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August 28, 2014

How To Maintain Distillation Equipment

Making quality distilled products (whether that be water, fuel alcohol, etc.) requires equipment that is clean, safe, and in good working order. Commercial distilleries clean their equipment regularly. Not only when switching from one sprit type to another (from say, a Bourbon to a white whiskey "moonshine.") But also in between batches of the same product. Why? Because fresh copper reduces sulfides in the distillate.

Our 100% copper stills can last a lifetime with proper care and maintenance. They're made from 100% food grade c110 copper. We also use durable 16oz. material stock. As long as they're kept clean and dry, our stills will last for generations to come.

It does not take much time or effort to properly care for a copper still and mash equipment. Examine the copper still before using it. Make sure there is no physical damage or copper salt on the inside of the still. If there is copper salt on the copper still, clean the still. To clean the still, use a vinegar solution or a slightly diluted PBW (powdered brewery wash) solution. If cleaning with a vinegar solution, use a 1:1 water-to-vinegar ratio. Add a few gallons to the still and let it boil for one hour. Rinse the still thoroughly with clean water and scrub with a non-abrasive brush. If cleaning with PBW, follow the directions on the label, slightly diluting the PBW if cleaning copper.

Stainless steel distillation equipment is extremely easy to care for. Simply rinse the boiler, column, and condenser after each run and then clean each part with a full dose of PBW. PBW is a great product to use on stainless and we recommend using it to clean the still after each run. Cleaning with PBW will keep the still clean as well as remove all odors.

Stainless steel mash equipment is best because it will last a lifetime, but aluminum works fine as well. Always clean and sanitize the brew pot/mash tun before the beginning of a brew day. First clean it with PBW and then follow it up with Star San. At the the end of a brew day, rinse out the kettle/mash tun and thoroughly dry it out. 

Cleaning Distillation Fermentation Equipment

Keep your fermenters clean. Always clean and sanitize fermentation equipment. Cleaning removes soil from the surface, while sanitizing reduces the number of microorganisms on a clean surface to safe levels. It is a two-step process. Once a mash is done fermenting and it has been transferred into the still, there will be a lot of trub/lees left behind in the fermenter. To clean a glass or plastic carboy, use a carboy brush and some patience, as kroesen tends to stick to the glass. Fill the carboy with clean water and let it soak for about 10 minutes, then use a carboy brush and work it around the carboy until nothing is stuck to the glass, then dump the carboy and rinse. Tip the carboy upside down and let it air dry. Buckets and large-mouth fermenters are quicker and easier to clean. Dump the trub, then rinse the bucket out and wipe down with a rag or scrub brush. Rinse the bucket and dry out with a towel, then store in a dry place. Clean with PBW and sanitize with Star San before you use it again to ferment a mash.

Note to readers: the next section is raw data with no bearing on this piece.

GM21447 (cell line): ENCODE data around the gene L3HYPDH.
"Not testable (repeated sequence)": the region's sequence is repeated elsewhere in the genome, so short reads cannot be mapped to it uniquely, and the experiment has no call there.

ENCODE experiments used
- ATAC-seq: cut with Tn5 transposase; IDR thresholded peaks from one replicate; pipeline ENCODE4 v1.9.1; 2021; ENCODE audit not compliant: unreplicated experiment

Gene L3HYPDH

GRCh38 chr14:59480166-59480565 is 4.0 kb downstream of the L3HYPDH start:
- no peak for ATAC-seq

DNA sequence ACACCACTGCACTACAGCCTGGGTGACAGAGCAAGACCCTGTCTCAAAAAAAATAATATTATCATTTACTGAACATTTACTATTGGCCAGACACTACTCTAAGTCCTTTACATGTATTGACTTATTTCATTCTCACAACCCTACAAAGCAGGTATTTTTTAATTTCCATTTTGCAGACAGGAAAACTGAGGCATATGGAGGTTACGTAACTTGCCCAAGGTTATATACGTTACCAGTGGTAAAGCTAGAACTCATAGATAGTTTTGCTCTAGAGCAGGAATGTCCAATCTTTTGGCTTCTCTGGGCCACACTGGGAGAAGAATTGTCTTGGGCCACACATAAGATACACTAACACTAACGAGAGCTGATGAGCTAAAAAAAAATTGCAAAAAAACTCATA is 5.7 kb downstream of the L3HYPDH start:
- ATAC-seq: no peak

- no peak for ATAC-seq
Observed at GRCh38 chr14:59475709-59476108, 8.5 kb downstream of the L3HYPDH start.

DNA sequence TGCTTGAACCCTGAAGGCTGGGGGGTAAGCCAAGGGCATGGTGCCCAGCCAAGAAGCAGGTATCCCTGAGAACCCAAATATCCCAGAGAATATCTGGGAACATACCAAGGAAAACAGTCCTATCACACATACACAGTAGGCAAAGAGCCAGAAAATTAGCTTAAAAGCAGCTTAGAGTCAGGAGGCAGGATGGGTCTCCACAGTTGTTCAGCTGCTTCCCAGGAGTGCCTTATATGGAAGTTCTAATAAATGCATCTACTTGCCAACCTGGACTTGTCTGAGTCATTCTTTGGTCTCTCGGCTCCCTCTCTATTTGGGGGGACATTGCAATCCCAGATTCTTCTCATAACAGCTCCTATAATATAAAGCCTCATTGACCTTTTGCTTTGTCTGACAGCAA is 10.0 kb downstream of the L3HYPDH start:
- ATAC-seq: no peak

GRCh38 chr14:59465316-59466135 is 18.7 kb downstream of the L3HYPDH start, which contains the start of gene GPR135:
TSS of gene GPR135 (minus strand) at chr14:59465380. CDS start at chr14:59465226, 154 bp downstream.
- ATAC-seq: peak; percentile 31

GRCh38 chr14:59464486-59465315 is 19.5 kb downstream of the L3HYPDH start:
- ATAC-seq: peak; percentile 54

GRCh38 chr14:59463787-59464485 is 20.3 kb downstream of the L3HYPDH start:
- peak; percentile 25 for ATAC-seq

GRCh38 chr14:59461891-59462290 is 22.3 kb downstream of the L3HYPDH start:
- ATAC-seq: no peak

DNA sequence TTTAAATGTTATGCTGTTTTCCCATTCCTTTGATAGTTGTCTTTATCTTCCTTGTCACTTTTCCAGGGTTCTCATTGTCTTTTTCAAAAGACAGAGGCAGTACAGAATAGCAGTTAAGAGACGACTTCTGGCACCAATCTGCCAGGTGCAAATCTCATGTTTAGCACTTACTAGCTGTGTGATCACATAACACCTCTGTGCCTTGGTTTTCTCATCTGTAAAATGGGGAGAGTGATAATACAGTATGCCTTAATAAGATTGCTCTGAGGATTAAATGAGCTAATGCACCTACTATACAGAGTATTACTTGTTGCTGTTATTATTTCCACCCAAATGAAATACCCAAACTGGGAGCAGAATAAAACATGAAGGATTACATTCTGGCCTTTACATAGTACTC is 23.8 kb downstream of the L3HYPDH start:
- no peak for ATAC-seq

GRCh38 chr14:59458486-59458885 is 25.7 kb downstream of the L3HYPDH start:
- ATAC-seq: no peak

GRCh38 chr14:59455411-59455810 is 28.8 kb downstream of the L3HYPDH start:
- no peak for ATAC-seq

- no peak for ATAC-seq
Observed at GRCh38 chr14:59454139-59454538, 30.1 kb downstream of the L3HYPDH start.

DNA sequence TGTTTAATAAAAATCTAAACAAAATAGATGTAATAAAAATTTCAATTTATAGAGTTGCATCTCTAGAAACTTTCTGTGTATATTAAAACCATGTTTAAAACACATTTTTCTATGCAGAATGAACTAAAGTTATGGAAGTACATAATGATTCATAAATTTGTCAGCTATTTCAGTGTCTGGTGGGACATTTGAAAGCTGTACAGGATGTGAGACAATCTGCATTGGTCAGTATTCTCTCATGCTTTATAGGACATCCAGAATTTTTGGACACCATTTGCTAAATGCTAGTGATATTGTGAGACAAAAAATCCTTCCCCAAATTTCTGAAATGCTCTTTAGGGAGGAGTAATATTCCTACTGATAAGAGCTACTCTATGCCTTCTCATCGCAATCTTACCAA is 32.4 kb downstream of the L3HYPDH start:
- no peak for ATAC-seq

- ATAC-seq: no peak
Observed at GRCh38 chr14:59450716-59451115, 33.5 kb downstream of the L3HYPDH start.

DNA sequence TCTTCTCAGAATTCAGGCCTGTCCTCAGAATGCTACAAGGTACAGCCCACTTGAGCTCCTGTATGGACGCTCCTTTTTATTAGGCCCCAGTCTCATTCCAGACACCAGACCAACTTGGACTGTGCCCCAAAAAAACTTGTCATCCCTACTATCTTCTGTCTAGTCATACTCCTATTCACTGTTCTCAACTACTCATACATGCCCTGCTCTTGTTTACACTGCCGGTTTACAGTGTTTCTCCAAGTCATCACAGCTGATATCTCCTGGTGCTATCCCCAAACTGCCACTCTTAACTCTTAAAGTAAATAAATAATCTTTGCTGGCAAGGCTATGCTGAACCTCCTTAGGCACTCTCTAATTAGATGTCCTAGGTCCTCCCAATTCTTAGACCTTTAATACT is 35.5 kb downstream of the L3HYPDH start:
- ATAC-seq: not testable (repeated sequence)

• How do I find responses to the questions posted on this site?

    Posted by Sam Allen on May 22, 2017
  • i would like to purchase one of these stills just weighing my options/ One thing I noticed is the article on cleaning the mesh in the column and didn’t see one for cleaning the still itself. Either way though the still is soldered solid as a unit how do you get into it to scrub when there’s no way in Seems like you would have to somehow be able to get inside to scrub which once built you can’t?

    Posted by Larry on February 23, 2017
  • Why can I not see the answers to the comments on your site? Do you have a forum where people share info that can be seen?

    Posted by TErry on October 10, 2016
  • Hi i have a orange substance on the inside of the boiler on my still. I used ketchup to clean it out last time. I cant seem to get it out. I rinsed it out and even tried scrubbing it with copper mesh. What is it? And is it harmful?

    Posted by Ryan on February 27, 2016

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